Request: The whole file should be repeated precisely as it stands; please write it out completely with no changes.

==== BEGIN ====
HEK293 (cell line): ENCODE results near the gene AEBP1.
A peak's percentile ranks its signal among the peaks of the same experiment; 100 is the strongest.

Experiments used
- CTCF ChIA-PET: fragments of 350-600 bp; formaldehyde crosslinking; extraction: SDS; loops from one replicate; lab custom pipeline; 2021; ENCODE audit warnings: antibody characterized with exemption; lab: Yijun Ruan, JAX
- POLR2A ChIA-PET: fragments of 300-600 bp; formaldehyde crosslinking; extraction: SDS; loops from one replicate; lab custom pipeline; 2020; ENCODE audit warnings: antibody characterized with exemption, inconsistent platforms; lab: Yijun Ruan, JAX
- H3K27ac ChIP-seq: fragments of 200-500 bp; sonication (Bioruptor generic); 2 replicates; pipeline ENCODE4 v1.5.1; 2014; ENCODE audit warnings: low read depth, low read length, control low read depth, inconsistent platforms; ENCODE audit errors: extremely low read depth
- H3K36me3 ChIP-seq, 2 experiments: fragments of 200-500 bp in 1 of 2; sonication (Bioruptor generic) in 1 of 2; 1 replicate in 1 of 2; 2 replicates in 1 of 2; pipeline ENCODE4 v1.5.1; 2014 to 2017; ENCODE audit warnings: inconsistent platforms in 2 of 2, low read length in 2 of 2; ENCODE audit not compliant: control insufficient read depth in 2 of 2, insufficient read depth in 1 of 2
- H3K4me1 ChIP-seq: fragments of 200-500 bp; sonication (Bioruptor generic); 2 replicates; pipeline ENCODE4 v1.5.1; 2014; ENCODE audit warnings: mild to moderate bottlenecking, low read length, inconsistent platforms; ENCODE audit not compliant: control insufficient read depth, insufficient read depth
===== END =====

HEK293 (cell line): ENCODE results near the gene AEBP1.
A peak's percentile ranks its signal among the peaks of the same experiment; 100 is the strongest.

Experiments used
- CTCF ChIA-PET: fragments of 350-600 bp; formaldehyde crosslinking; extraction: SDS; loops from one replicate; lab custom pipeline; 2021; ENCODE audit warnings: antibody characterized with exemption; lab: Yijun Ruan, JAX
- POLR2A ChIA-PET: fragments of 300-600 bp; formaldehyde crosslinking; extraction: SDS; loops from one replicate; lab custom pipeline; 2020; ENCODE audit warnings: antibody characterized with exemption, inconsistent platforms; lab: Yijun Ruan, JAX
- H3K27ac ChIP-seq: fragments of 200-500 bp; sonication (Bioruptor generic); 2 replicates; pipeline ENCODE4 v1.5.1; 2014; ENCODE audit warnings: low read depth, low read length, control low read depth, inconsistent platforms; ENCODE audit errors: extremely low read depth
- H3K36me3 ChIP-seq, 2 experiments: fragments of 200-500 bp in 1 of 2; sonication (Bioruptor generic) in 1 of 2; 1 replicate in 1 of 2; 2 replicates in 1 of 2; pipeline ENCODE4 v1.5.1; 2014 to 2017; ENCODE audit warnings: inconsistent platforms in 2 of 2, low read length in 2 of 2; ENCODE audit not compliant: control insufficient read depth in 2 of 2, insufficient read depth in 1 of 2
- H3K4me1 ChIP-seq: fragments of 200-500 bp; sonication (Bioruptor generic); 2 replicates; pipeline ENCODE4 v1.5.1; 2014; ENCODE audit warnings: mild to moderate bottlenecking, low read length, inconsistent platforms; ENCODE audit not compliant: control insufficient read depth, insufficient read depth